A fair — that is part of the festival commemorating the birth of the Prophet Muhammad known as pasar sekaten, or alternatively grebeg maulud or grebeg sekaten — is held annually by the Yogyakarta and Surakarta palaces.
This January, the northern square of the Surakarta Palace — where the fair is held every year — was lined with hundreds of vendors selling a variety of items along the four sides of the quadrangle across from the Grand Mosque.
The culinary stalls east of the square offered various traditional dishes and snacks. Then in the evening the pasar sekaten came to life with diverse, time-honored attractions and recreation like tong setan ( a barrel in which a motorcyclist races against its wall ), a merry-go-round and a Ferris wheel.
Traditional toys are another feature of the fair.
Otok-otok boats are among the popular toys that appear every year. The zinc boats have two small pipes on either side with cooking oil as fuel in the rear, and are propelled by lighting a wick, thereby causing the toy to produce a sound like “otok-otok” as it moves around — hence the name.
The boats, on show at the square’s entrance gates, are a favorite of visitors.
“Buyers are not only children but also adults who give the toys to their kids or use them to satisfy their nostalgia,” said one boat seller, Tarmin.
During the 1970s and 1980s, toy boats were the most sought after toy at the fairs and were at their peak of popularity. That heyday has seemingly come to an end. According to Tarmin, who has attended the fair at the Surakarta Palace for decades, the pasar sekaten remains celebratory, but the public’s interest in traditional toys has waned.
“We’re now in modern times and there are also modern toys for sale at the pasar sekaten. It’s normal for present-day children to be more attracted by modern gadgets,” said the 34-year-old trader from Wonogiri, Central Java.
Nonetheless, Tarmin said he had sold between 10 and 15 otok-otok every day for Rp 7,000 ( 72 US cents ) to 10,000, depending on the size.
Tarmin’s boats must compete with sophisticated machines and modern toys like Transformers, robots and Barbie dolls. “Every year new models can be found at this fair so my boats are always facing new competitors,” he said, laughing.
Gasingan or bamboo spinning tops also used to be quite popular. By drawing a string from the upper stick of a bamboo cylinder, the toy will spin and generate a sound from a small hole in the tube. Sold for between Rp 7,000 to 10,000, depending on the size, sellers now find it hard to lure buyers.
The tops of the toys are made of spotted bamboo, which has very thin hollow stems. “This type of bamboo only comes from Muntilan and Magelang [in Central Java],” said gasingan vendor Saiman.
Five years ago, Saiman, 53, brought 1,500 spinning tops to the fair and sold out before the multi-day event was over. In the last four years, however, he has brought about 500 gasingan and each year he has leftovers.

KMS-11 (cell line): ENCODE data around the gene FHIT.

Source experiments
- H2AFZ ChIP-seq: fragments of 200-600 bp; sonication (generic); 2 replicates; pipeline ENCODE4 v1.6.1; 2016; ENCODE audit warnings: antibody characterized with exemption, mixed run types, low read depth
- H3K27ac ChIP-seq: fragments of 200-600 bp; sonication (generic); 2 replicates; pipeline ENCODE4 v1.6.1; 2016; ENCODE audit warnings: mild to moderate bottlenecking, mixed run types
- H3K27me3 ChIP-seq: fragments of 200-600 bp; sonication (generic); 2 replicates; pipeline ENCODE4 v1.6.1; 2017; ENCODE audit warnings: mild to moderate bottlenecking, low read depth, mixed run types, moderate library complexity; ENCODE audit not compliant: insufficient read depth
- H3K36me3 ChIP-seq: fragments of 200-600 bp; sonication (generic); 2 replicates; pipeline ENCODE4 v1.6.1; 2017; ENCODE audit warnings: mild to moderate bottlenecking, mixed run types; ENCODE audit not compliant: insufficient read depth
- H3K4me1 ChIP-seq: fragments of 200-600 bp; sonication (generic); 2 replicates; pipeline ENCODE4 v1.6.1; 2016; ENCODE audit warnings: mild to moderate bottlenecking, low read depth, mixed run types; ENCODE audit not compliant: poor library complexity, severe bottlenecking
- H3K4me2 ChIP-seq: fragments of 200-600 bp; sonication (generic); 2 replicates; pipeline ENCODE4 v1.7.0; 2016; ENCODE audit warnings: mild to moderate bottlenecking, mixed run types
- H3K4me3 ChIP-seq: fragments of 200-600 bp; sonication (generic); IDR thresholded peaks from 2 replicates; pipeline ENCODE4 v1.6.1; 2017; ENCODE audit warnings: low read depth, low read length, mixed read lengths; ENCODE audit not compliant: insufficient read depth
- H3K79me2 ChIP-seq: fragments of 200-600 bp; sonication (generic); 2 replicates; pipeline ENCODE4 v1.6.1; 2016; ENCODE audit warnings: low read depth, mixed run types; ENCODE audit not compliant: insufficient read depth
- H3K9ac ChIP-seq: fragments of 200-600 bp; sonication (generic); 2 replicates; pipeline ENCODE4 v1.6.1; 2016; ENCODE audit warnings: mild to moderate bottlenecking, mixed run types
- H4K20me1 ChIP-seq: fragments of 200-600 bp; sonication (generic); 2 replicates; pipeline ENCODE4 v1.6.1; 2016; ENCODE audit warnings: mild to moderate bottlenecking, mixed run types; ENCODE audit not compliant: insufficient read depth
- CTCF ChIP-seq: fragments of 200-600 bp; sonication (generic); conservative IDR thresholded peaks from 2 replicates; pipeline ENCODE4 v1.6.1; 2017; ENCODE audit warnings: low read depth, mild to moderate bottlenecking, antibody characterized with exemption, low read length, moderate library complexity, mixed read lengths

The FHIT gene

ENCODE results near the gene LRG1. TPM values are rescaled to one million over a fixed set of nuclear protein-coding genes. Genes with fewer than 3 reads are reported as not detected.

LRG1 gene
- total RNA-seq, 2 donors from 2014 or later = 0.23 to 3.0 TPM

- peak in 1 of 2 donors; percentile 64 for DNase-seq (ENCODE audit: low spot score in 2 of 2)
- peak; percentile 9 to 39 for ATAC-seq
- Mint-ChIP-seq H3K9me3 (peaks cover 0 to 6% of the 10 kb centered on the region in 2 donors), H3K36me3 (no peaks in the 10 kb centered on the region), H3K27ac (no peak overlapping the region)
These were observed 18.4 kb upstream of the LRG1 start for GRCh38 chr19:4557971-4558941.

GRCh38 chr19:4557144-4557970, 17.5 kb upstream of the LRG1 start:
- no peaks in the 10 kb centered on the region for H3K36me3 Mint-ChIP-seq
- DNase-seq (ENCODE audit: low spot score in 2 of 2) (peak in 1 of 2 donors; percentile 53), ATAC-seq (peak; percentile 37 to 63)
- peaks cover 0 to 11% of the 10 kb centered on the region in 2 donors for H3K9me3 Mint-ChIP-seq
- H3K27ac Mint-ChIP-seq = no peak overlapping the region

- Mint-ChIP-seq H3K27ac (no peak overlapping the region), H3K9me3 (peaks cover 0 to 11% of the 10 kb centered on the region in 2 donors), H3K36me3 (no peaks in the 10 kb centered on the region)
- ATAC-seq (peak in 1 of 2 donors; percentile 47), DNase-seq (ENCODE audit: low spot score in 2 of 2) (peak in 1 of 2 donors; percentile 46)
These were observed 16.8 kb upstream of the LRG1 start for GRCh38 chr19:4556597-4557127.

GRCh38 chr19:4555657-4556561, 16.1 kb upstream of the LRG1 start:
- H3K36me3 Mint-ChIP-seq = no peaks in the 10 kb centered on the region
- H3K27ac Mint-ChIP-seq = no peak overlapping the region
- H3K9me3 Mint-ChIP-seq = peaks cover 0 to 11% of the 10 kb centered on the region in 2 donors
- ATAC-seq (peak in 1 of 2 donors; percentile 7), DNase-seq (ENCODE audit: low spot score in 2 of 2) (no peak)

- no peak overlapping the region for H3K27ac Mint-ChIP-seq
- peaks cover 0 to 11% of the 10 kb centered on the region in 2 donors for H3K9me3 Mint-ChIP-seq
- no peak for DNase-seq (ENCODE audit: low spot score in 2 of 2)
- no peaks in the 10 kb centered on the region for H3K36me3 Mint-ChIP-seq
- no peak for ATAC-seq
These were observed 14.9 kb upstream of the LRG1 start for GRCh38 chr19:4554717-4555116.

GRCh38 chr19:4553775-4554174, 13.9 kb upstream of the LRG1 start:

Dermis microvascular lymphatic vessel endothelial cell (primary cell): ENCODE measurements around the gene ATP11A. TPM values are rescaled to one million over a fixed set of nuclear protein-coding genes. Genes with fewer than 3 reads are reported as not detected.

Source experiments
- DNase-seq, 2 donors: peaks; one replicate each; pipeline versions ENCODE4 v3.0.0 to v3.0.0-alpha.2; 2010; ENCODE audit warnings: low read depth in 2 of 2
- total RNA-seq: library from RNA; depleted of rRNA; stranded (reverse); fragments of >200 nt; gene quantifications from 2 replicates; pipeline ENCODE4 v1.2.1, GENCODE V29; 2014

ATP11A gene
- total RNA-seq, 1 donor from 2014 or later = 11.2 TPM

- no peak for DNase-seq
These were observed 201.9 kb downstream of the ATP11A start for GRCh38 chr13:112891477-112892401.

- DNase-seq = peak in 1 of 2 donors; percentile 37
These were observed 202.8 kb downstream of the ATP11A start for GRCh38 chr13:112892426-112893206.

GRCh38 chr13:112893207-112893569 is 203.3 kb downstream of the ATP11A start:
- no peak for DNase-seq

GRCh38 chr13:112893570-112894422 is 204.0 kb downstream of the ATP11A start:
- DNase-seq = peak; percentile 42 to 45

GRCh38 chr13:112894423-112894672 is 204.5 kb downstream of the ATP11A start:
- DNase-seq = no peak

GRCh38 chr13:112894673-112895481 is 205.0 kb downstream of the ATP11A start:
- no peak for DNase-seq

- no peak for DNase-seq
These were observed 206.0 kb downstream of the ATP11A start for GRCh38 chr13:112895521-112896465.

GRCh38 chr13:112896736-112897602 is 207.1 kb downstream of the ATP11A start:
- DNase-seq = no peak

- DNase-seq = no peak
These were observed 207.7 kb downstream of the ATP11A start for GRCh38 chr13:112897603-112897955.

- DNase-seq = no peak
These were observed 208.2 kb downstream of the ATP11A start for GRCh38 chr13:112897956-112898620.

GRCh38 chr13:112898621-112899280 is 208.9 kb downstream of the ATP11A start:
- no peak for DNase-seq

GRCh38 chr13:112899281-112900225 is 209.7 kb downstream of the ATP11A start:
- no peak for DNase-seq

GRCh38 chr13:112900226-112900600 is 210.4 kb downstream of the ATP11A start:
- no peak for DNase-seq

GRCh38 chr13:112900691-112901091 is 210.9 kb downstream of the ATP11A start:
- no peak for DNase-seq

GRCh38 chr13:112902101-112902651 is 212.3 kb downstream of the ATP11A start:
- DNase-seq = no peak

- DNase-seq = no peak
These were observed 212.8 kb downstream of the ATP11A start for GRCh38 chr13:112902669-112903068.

“After the festival, I still had to hawk the toys around the villages and only then could I return to Magelang,” he said.
Young children favor the different-colored clay frogs. The lower part of the earthen toy is fitted with a vibrating reed and connected to the upper body with cement sack paper. The sound of a frog is produced by pressing the lower part.
Most children prefer the toy frogs due to their small size and portability. They make the frog sound en masse, thus, enlivening the fair.
“I’ve been selling the toys for 30 years now. The price is only Rp 1,000. It’s never been high,” said Sukesi, 65, a resident of Baluwarti, Solo.
Like the toy boats and bamboo tops, the clay frogs seem to be losing favor. Vendors complained about their declining sales in the face of numerous modern toys at relatively low prices. “Times have changed,” said Sukesi with a tone of resignation.
Cardboard wayang ( shadow puppets ), jaran kepang ( woven bamboo horses ) with whips, and wooden toy cars, can also be found at the fair, mostly displayed at the entrance gates as far as the yard of the Grand Mosque, in spite of the decreasing number of buyers.
Toy seller Surono, 64, said his merchandise was no longer selling as it had in past years. In one day he may have no buyers at all. “From the opening to the closing of the pasar sekaten, few people have bought the toys now piling up,” he noted.
Yet Surono continues to be a faithful participant at the fair. “I’ve been selling the toys for decades and my business will continue. Fortune comes from above. With or without the fair, today’s kids will be more attracted by modern playthings,” said the grandfather of five nonchalantly.
The tradition of celebrating the Prophet’s birth has been observed since the first Islamic kingdom in Java in Demak. The festivity at that time served as a means to propagate Islam by the king of Demak, Raden Patah. Later, the tradition was continued by succeeding sultanates from Pajang in what is now Yogyakarta and Mataram in what is now Surakarta.
The traditional toys may now be outdated, but these toys have existed for centuries and their presence through different periods has become legendary. Behind the dynamics of pasar sekaten, the toys are striving to survive amid the influx of modern gadgets.
“If all the traditional toys at the pasar sekaten can no longer be found and are replaced by those made in China, what would become of the festival?” asked Surono, a wooden toy car trader from Cawas in Klaten, Central Java.
— Photos by Ganug Nugroho Adi